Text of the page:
Another plus this series has is the art. I've been told it's very much an acquired taste, but it's exactly perfect for me. Koyoharu Gotouge draws in a very early '80s inspired action style with a touch of more modern expressions to give the series a very unique look. There are no other series with quite this style of art. It improves as it goes, but the first chapter absolutely nails the core look and feel. The series has a very old school aesthetic.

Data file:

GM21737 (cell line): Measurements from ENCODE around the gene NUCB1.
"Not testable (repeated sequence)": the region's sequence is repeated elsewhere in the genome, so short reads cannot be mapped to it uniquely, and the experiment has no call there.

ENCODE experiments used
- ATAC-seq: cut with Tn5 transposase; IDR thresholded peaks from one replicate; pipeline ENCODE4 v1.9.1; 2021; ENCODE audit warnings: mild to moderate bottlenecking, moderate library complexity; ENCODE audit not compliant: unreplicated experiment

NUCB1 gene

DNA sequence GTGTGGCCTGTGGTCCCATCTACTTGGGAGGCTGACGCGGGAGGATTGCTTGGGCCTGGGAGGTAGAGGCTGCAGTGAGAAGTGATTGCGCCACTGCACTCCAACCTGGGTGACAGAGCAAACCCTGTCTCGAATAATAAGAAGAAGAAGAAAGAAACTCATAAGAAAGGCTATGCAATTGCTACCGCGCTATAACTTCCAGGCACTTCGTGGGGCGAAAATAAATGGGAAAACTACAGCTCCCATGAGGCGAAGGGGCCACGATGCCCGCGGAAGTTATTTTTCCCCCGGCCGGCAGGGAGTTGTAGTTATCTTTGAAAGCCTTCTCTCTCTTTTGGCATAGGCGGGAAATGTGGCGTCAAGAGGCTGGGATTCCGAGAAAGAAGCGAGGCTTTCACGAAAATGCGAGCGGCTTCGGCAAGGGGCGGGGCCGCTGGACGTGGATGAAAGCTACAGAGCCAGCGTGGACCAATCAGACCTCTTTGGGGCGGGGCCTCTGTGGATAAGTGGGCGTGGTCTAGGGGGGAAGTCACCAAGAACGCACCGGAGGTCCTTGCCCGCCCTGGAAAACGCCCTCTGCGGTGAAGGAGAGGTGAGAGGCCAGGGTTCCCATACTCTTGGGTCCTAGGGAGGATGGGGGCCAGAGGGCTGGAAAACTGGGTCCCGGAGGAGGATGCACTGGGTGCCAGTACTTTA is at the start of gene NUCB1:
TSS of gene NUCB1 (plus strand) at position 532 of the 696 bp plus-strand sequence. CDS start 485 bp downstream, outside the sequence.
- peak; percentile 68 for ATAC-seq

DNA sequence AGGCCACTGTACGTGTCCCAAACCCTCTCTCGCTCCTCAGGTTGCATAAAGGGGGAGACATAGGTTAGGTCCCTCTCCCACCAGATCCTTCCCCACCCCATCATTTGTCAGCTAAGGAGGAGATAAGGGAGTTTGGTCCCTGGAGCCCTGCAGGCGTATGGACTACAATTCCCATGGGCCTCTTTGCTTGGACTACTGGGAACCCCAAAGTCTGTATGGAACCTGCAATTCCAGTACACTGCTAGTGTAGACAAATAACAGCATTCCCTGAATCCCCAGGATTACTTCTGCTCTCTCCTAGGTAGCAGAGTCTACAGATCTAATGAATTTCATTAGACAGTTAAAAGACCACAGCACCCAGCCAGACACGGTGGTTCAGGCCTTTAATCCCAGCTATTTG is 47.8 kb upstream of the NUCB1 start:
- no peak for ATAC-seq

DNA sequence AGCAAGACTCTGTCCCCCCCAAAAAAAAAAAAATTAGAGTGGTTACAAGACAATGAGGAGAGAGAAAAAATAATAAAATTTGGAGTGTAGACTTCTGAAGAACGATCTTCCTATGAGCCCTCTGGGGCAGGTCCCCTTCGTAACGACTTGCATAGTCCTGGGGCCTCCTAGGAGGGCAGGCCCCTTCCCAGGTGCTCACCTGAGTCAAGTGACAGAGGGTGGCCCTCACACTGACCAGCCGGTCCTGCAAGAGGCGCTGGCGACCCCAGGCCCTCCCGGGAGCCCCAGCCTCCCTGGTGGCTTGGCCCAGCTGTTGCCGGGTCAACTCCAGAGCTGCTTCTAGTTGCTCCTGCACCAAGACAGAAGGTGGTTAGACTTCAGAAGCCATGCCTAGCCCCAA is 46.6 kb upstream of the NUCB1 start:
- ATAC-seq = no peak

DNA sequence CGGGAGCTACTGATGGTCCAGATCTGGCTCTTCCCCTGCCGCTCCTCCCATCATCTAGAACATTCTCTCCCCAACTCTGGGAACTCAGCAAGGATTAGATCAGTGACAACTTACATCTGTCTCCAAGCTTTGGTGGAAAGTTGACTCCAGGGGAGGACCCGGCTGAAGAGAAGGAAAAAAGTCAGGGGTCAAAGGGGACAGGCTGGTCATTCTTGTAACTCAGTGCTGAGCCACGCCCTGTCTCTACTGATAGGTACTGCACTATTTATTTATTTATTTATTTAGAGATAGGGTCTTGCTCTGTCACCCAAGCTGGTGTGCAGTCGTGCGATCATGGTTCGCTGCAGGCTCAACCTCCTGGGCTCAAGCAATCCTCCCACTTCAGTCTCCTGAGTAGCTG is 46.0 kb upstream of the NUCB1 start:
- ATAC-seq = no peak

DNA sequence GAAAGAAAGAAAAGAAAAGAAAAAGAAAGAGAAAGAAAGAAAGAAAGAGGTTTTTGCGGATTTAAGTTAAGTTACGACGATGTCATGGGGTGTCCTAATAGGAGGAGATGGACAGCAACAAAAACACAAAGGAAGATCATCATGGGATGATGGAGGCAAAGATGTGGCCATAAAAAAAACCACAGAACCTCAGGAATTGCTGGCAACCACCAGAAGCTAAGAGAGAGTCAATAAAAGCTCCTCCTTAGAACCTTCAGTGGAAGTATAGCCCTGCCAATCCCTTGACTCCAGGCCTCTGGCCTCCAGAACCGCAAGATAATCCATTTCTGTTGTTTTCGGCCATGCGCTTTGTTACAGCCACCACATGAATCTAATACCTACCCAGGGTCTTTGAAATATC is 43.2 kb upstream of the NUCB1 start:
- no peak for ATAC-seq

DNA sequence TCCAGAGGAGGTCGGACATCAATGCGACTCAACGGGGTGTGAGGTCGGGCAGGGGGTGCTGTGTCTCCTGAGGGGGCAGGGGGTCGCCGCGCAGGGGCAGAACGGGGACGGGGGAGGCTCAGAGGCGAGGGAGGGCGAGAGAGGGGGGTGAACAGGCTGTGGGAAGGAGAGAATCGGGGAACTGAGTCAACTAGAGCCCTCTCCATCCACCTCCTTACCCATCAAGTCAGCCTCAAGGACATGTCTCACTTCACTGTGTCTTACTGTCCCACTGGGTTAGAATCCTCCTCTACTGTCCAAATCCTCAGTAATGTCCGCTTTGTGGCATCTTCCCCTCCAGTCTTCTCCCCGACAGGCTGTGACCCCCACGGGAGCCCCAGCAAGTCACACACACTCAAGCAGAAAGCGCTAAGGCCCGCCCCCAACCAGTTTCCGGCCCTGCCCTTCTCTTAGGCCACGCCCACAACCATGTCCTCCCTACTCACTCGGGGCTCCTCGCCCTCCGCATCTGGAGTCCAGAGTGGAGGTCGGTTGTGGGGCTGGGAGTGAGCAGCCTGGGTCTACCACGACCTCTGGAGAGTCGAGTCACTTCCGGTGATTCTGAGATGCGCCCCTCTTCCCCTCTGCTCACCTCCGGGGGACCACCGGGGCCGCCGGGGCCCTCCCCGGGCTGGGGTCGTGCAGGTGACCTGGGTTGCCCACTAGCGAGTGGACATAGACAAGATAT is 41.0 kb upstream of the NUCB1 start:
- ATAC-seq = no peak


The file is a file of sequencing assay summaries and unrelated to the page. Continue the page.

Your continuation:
If there is a complaint with the first volume it is that the series doesn't quite reach the heights of the first chapter again within its pages. The rest of the chapters are good, but it is clear that it suffers from the fact that Shonen Jump is known for cutting its unsuccessful series so early, as the early chapters are a bit rushed. There is no telling before about the 10th chapter of any series for the author to know if it is a success or not and if it will live. Throw in that Demon Slayer was not huge off the bat and the series just wasn't sure if it would last. It takes Gotouge a little while to hit her stride, but by volume 3, the series is off to the races. She finds her confidence and cuts loose. Until then you can see her art and plotting improve leaps and bounds in a very quick fashion. Not bad considering this is her first ever series.